Uncle George and Me: Two Southern Families Confront a Shared Legacy of Slavery

uncle george and me book cover

Brandylane Publishers, 2018

Journalist and author Bill Sizemore spent eight years researching and writing the story of his slaveowning Virginia ancestors, their slaves, and the descendants of those slaves.

The author’s great-great-great-grandfather was a small-time tobacco farmer in Mecklenburg County, Virginia. In contrast to large planters with hundreds of slaves, he was far more typical: He owned fewer than 20. The book traces the lives of generations of African-Americans who descended from his slaves, up to the present day. In microcosm, it is the story of Virginia and the South from the slavery era through the Civil War, Reconstruction, Jim Crow, the Great Migration, the civil rights era, and the continued racial disparities of our time. Thousands if not millions of American families on both sides of the color line spring from similar roots, but theirs is a seldom told story – perhaps due to a sort of self-induced amnesia, a defense mechanism to avoid confronting a painful past.

This book is an attempt to overcome that amnesia and thereby stimulate a biracial dialogue about slavery and its crippling legacy, which continues to bedevil the nation today.


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Slavery’s Descendants: Shared Legacies of Race and Reconciliation

Coming from Rutgers University Press in 2019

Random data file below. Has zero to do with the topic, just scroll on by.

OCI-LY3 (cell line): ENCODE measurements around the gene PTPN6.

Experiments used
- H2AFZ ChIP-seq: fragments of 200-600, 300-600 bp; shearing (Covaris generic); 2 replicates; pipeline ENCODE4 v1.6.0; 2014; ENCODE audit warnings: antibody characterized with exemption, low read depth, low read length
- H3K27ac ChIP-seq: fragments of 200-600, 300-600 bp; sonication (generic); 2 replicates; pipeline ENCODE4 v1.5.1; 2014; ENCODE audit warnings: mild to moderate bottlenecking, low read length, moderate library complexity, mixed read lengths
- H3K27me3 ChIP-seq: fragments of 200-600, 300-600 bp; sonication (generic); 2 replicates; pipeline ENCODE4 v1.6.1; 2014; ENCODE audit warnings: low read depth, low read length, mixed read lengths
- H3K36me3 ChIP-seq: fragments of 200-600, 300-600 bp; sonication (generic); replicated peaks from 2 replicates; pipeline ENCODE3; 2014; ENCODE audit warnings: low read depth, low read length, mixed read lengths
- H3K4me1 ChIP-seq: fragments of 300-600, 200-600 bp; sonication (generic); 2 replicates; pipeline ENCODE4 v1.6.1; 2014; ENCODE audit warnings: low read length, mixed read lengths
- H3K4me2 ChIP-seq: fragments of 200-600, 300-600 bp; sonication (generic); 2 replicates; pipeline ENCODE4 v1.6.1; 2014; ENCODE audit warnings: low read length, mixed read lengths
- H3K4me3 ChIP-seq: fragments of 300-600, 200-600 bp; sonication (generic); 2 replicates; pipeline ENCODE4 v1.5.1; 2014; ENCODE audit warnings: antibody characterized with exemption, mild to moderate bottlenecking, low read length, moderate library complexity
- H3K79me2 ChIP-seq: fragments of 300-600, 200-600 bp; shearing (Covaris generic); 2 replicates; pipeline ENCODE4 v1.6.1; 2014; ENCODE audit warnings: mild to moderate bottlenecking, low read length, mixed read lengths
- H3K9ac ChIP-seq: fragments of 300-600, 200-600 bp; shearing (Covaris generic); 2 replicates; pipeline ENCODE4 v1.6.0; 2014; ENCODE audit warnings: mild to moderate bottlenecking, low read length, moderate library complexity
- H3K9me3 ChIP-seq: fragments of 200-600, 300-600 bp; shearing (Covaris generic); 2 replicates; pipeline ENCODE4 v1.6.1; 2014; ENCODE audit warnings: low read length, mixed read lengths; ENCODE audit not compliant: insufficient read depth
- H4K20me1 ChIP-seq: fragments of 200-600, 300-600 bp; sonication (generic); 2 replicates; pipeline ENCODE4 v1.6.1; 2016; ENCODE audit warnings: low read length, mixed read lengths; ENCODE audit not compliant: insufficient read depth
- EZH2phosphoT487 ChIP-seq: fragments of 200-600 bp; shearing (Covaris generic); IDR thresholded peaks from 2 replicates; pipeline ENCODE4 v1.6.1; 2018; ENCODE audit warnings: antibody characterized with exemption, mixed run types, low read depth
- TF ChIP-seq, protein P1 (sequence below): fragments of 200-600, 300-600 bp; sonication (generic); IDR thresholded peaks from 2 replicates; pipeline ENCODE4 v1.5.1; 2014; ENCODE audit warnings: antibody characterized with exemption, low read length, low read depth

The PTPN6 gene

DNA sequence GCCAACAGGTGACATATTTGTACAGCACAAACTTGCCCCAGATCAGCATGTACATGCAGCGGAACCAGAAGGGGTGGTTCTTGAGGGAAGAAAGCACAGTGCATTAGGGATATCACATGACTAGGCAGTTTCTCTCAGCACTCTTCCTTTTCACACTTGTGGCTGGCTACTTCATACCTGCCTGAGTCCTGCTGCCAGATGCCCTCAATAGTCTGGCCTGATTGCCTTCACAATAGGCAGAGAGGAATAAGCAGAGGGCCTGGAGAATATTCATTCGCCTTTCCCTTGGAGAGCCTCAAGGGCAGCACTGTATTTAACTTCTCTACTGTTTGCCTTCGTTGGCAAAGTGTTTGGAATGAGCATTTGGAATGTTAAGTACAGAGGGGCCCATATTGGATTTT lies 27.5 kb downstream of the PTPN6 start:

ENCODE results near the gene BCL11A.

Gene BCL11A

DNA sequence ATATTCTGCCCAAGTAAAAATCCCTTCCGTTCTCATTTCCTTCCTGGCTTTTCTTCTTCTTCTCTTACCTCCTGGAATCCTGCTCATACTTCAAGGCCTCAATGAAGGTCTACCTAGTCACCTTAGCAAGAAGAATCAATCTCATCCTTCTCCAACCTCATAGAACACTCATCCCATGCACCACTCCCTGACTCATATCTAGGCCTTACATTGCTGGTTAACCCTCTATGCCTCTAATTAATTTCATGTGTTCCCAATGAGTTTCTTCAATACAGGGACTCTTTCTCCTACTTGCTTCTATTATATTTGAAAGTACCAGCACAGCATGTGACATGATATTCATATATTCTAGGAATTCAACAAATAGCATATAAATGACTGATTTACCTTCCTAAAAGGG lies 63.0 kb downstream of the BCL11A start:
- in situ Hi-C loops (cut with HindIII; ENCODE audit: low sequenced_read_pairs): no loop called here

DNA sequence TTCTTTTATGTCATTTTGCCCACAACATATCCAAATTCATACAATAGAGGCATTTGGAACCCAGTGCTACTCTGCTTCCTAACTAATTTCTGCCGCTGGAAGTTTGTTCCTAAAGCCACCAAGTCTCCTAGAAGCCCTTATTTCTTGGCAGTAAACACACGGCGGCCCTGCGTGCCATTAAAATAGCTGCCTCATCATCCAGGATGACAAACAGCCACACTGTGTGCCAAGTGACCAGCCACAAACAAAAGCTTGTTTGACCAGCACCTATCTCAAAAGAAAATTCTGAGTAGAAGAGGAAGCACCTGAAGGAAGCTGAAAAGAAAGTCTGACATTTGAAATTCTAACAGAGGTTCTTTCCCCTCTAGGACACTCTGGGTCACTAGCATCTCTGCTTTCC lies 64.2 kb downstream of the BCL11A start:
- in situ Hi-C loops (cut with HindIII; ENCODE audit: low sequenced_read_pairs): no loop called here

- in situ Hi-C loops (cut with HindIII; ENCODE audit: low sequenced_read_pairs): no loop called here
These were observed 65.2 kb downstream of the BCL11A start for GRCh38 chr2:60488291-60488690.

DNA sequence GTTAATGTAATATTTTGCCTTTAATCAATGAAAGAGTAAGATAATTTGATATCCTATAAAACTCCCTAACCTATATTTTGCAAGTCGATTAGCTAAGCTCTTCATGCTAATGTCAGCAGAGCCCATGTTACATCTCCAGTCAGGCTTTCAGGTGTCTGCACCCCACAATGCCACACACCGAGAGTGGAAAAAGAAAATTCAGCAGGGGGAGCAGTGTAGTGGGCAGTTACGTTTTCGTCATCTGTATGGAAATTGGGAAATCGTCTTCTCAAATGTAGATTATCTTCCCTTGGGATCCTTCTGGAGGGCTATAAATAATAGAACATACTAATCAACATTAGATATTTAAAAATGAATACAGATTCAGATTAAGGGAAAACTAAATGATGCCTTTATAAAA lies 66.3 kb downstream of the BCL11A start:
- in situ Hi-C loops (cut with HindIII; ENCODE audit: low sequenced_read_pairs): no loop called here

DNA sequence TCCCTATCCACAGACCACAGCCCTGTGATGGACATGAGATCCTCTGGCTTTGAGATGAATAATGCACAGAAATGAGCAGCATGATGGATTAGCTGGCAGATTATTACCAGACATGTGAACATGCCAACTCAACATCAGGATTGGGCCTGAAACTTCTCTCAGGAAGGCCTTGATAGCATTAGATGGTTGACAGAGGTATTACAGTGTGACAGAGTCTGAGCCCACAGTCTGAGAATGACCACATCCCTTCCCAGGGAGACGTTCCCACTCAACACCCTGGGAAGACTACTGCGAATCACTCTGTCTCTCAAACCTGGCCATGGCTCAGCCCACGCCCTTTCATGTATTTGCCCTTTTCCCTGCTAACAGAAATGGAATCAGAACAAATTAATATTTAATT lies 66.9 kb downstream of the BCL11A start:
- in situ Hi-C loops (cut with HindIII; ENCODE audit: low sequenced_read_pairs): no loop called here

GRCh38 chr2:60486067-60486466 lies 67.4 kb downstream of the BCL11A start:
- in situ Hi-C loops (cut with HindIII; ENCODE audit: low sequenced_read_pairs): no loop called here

An anthology addressing the shared legacy of racism and slavery in the United States told through the collected stories of descendants of enslaved people and enslavers. The stories were gathered by Coming to the Table, a nonprofit group dedicated to racial healing and reconciliation. One of them is an excerpt from Uncle George and Me.


A Far, Far Better Thing: Did a Fatal Attraction Lead to a Wrongful Conviction?

Far Far Better Thing book coverBy Jens Soering and Bill Sizemore

With a foreword by Martin Sheen

Lantern Books, 2017

In 1985, socialites Derek and Nancy Haysom were found brutally stabbed to death in their home in Boonsboro, Virginia. When suspicion turned to the Haysoms’ beautiful but troubled daughter, Elizabeth, and her German boyfriend, Jens Soering, their case became one of the most notorious in Virginia history. After fleeing with Elizabeth to Europe, Jens ultimately confessed to the crime, under the illusion that as the son of a German consular official he’d be granted diplomatic immunity. He believed he was nobly sacrificing his life for love—just as Sydney Carton does for Lucie Manette in Charles Dickens’ A Tale of Two Cities.

Now published for the first time in English, Jens tells his side of the story—of how a naïve and reckless scholar fell into a world of deception, drugs, and ultimately murder. His compelling, revelatory account is accompanied by the painstaking analysis of Bill Sizemore, a journalist who’s followed the Soering case for more than a decade. In parallel with the 2016 documentary film about the murders, called The Promise, this book not only points to a miscarriage of justice, but also showcases the tragedy of misplaced love and a catastrophically foolish declaration.

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